Whan we cam hame efter the schuil, we got a piece slaithirt in treacle or condensed milk; than it wis straucht out tae play. Simmer nor winter, we warnae encourgit tae sit about the hous. In the cauld weather we war happit in nap coats agin the snell winds, but still they gied us scaudit legs an itchy chilblains on our taes!

Sae mony excitin gemms we haed! We lued Levoy, Chasie, Hide an Seek, Kick the Can, Throu the Fermer’s Tunnel; that last ane cairit forfeits for them as didnae rin fast eneuch! The laddies in partícular playit Cowboys an Indians or Coos an Ingans, as we kent it, whoopin their wey alang the passage atween the houses tae dreep the dyke at the end intae the nixt street. A crabbit wifie plaistert the dyke wi cement an stuck big jaggy bits o broken gless in it tae keep the bairns awa. There wis sic a stramash wi her neebours she haed tae gae out wi a rasp an file it doun till it wis smooth again!

We war niver short o things tae dae. “Hunty gowk” coud be heard shoutit aw ower the street as we catchit out fríends an neebours wi our April Fuils. On Victoria Day at the end o Mey there war bonfires aw ower the toun. We haed ours on the causey stanes at the tap o the road. We collectit firewid for days afore it, bytimes fechtin ower the ownership o it wi bairns fae ither streets. Ma brither was taen prísoner in a fecht an our faither haed tae gae an get him. He wis twa streets awa tied tae a palin stab wi a claes rope, a pile o wid stackit up round him! His jylers awa in for their tea!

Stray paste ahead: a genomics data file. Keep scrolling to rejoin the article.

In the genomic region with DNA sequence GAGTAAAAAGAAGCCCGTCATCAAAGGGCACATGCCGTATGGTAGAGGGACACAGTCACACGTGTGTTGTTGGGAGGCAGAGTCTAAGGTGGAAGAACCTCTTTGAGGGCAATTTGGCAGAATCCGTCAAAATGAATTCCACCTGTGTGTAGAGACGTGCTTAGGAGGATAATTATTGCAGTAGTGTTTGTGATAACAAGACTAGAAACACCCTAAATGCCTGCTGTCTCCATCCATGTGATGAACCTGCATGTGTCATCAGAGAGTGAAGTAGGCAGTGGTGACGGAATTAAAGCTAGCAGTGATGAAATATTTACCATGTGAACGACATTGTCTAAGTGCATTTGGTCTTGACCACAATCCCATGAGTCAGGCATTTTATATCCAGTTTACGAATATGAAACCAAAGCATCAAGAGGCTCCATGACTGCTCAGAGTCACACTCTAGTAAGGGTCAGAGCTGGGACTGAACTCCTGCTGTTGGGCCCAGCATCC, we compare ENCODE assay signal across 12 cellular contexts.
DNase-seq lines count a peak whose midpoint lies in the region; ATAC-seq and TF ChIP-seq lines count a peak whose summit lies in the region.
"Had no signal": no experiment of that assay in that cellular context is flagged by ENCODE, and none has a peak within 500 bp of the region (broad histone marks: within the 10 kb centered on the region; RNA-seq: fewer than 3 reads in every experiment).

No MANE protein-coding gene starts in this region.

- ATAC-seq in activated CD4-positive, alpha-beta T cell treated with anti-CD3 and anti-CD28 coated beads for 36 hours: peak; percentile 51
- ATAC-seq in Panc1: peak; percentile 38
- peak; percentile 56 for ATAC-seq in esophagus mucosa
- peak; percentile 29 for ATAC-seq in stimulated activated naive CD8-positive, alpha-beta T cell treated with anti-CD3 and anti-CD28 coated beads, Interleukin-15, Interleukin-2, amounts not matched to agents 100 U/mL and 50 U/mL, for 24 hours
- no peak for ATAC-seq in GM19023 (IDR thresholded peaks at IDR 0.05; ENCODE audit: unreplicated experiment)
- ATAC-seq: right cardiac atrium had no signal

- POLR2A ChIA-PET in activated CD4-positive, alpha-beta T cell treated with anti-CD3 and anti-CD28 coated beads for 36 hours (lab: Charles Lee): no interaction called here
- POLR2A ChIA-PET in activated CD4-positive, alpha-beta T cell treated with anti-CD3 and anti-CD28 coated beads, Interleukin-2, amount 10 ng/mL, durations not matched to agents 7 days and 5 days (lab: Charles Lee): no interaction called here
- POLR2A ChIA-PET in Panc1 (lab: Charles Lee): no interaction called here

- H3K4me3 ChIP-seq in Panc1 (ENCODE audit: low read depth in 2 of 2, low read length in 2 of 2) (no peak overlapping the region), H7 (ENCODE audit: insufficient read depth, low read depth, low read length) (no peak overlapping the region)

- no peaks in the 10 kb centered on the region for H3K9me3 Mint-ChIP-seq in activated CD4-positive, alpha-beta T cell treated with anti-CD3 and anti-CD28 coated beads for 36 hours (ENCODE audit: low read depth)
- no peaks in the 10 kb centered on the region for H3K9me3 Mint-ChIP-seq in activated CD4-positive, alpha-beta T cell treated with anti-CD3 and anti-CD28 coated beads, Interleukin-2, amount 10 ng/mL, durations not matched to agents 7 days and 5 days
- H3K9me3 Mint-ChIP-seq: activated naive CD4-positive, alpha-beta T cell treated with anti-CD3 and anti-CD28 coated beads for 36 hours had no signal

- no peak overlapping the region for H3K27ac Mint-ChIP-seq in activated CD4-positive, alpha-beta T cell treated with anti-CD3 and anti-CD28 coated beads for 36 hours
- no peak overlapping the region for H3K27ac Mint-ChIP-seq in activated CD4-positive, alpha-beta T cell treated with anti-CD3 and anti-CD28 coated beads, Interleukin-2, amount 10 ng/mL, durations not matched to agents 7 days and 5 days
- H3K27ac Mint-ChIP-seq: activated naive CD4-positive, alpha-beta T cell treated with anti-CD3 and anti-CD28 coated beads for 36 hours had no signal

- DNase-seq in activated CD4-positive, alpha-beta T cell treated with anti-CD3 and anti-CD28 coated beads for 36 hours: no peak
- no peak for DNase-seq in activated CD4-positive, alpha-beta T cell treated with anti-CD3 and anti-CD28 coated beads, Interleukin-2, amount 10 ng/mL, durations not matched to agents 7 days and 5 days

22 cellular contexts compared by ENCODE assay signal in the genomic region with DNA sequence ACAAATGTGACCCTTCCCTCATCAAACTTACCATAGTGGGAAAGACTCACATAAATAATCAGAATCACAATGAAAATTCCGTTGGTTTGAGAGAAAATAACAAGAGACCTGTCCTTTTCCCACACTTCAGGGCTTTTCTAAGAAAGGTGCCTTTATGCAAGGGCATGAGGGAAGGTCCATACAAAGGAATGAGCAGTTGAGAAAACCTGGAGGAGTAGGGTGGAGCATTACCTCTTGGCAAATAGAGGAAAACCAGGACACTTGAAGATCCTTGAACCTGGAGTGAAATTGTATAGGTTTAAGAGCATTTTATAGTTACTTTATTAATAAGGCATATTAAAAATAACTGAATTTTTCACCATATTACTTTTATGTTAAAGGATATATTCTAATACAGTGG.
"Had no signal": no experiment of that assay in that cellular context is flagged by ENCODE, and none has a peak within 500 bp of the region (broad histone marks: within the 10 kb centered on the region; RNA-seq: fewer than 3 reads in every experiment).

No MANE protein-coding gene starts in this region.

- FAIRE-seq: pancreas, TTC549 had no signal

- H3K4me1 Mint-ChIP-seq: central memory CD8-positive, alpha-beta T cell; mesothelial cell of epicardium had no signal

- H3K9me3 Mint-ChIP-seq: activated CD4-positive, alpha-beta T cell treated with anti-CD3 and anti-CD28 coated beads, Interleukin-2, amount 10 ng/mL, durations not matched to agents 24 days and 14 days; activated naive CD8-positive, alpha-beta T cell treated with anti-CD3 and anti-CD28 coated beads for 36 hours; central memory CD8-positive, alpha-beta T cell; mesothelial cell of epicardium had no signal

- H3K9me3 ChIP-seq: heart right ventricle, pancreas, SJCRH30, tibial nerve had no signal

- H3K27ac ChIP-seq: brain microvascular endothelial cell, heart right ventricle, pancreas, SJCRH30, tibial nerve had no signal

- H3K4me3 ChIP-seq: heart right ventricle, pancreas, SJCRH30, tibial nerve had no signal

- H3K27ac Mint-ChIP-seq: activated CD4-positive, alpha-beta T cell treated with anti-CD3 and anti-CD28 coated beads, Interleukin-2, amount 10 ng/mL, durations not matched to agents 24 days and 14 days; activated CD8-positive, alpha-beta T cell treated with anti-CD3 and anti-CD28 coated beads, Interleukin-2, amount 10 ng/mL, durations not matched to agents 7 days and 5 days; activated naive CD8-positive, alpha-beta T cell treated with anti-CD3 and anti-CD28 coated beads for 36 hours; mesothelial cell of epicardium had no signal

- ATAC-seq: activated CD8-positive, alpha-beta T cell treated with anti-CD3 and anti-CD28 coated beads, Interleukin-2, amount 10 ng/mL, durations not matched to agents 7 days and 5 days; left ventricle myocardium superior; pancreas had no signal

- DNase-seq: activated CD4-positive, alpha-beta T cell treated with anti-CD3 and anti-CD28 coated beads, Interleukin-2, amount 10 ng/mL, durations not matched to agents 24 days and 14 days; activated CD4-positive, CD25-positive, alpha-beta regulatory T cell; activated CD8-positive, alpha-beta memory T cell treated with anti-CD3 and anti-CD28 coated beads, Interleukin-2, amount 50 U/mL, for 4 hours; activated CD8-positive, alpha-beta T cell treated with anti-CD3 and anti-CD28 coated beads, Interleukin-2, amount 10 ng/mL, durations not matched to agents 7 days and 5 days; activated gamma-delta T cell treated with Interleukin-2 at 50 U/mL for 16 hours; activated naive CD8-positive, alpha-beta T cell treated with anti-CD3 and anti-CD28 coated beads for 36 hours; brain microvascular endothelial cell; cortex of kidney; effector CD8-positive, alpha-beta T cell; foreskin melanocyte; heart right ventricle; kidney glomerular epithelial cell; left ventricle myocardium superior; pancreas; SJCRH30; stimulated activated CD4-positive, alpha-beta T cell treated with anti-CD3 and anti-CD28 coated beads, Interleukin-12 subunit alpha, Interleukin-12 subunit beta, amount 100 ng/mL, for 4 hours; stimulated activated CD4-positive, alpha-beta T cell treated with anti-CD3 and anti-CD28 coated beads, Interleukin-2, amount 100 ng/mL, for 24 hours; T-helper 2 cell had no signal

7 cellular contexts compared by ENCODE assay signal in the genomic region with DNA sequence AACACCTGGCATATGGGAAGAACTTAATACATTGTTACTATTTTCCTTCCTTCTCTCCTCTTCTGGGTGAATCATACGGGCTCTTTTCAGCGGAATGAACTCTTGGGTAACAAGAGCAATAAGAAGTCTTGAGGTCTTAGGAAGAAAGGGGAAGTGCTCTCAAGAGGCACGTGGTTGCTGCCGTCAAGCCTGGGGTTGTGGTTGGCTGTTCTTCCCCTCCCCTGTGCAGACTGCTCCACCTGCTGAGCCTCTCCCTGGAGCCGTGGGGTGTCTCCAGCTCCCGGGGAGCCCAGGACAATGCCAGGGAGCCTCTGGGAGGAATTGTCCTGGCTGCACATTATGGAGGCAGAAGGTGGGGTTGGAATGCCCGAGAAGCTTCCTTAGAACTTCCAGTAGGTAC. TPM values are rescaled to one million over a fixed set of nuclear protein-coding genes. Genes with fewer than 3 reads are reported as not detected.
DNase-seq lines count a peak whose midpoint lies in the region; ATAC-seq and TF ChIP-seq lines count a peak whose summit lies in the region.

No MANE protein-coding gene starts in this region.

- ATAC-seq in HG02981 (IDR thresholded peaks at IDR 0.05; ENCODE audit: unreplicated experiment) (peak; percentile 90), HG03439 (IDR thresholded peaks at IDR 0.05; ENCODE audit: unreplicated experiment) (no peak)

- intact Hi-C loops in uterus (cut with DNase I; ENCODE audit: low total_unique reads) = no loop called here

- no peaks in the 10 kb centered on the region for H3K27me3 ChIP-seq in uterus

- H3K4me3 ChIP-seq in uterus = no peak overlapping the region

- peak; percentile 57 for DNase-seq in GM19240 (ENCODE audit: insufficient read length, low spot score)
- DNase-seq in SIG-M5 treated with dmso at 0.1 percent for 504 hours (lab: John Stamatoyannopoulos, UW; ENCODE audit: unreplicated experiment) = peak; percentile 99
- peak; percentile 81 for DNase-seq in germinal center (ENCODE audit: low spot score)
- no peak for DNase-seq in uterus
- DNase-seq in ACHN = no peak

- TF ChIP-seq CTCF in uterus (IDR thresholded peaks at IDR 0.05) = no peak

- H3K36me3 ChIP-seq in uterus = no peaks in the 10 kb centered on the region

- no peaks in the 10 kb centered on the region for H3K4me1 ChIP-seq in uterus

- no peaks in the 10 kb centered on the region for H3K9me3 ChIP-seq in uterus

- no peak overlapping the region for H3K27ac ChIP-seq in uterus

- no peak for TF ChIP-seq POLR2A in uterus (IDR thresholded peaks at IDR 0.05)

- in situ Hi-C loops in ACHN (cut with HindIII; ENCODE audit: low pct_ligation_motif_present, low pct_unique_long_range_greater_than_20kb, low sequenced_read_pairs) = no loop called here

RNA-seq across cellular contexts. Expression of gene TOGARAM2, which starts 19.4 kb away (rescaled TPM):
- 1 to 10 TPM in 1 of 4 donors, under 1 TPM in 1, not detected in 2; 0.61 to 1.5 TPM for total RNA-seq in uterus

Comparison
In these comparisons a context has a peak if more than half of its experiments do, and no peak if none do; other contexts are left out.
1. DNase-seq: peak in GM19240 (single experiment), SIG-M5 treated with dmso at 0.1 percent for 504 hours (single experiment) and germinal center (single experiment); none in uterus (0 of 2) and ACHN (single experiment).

It’s haurdly surprisin there wisnae a peck o fat on ony o us. If we warnae rinnin, we war climbin; up lamposts, ower railins. We skippit wi ropes, playit at rounders wi a bat an baw; peevers wi an empty bootpolish tin, chalkin out beds on the road wi pipe clay fae the drysauters. We haed races wi girds, rinnin alangside as we rollit them wi a stick up an doun the street. Spinnin a peerie an keepin it gaein wi a whip wis a skeel we aw haed tae maister! An o course, we makkit things! Gutties fae forkit twigs an a string o wee rubber bands. Pellets tae fire in them wi ticht foldit bits o paper. Guiders fae auld crates whan we coud find the wheels, hurtlin heid first doun the brae an round the corner like luge drivers at the Olympics but wi’out the safety element.